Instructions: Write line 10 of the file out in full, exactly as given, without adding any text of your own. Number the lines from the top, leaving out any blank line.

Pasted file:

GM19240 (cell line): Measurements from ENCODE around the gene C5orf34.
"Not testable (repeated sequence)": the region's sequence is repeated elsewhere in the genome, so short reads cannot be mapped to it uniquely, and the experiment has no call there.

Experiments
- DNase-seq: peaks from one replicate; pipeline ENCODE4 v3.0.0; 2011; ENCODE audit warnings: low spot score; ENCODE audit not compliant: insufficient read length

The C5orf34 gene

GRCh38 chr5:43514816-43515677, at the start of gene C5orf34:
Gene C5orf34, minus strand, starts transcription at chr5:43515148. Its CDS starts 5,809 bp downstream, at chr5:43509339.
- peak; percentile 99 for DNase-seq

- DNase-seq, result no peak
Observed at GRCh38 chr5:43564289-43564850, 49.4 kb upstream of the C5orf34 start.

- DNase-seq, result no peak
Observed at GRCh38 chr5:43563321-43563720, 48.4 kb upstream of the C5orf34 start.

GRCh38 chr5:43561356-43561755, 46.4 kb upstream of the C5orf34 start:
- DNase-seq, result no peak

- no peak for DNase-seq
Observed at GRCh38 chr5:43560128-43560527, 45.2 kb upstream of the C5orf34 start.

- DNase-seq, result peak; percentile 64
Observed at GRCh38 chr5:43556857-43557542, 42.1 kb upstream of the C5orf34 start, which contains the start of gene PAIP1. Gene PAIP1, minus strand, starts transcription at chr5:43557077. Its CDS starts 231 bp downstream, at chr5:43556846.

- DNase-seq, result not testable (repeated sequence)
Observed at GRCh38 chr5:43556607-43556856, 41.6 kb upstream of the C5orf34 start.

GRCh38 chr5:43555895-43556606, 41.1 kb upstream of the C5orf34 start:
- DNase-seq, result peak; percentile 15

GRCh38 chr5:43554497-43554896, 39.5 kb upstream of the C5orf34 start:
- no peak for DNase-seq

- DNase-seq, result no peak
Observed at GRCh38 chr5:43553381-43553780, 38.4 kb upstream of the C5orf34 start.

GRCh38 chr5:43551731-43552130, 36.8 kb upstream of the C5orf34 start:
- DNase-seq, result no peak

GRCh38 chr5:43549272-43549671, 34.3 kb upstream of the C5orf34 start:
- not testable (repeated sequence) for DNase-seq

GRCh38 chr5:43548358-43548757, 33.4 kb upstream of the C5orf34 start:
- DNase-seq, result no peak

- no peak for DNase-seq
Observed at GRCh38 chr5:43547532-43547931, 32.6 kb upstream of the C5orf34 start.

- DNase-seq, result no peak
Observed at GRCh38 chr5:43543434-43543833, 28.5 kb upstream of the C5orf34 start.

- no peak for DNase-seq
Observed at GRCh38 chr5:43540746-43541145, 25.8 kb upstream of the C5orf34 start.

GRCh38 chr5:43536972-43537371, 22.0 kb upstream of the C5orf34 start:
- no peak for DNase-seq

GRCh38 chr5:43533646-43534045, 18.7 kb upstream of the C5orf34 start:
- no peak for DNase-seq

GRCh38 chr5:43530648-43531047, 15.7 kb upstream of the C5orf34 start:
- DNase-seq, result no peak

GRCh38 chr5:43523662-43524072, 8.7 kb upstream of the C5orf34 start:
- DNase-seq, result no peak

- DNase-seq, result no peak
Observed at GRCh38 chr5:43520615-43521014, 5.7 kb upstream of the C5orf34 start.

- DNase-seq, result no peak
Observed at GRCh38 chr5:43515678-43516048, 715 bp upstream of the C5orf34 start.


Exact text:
Observed at GRCh38 chr5:43564289-43564850, 49.4 kb upstream of the C5orf34 start.